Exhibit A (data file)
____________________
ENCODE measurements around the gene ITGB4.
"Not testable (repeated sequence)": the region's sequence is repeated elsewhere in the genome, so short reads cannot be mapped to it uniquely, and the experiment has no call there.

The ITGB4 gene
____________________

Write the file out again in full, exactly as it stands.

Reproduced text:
ENCODE measurements around the gene ITGB4.
"Not testable (repeated sequence)": the region's sequence is repeated elsewhere in the genome, so short reads cannot be mapped to it uniquely, and the experiment has no call there.

The ITGB4 gene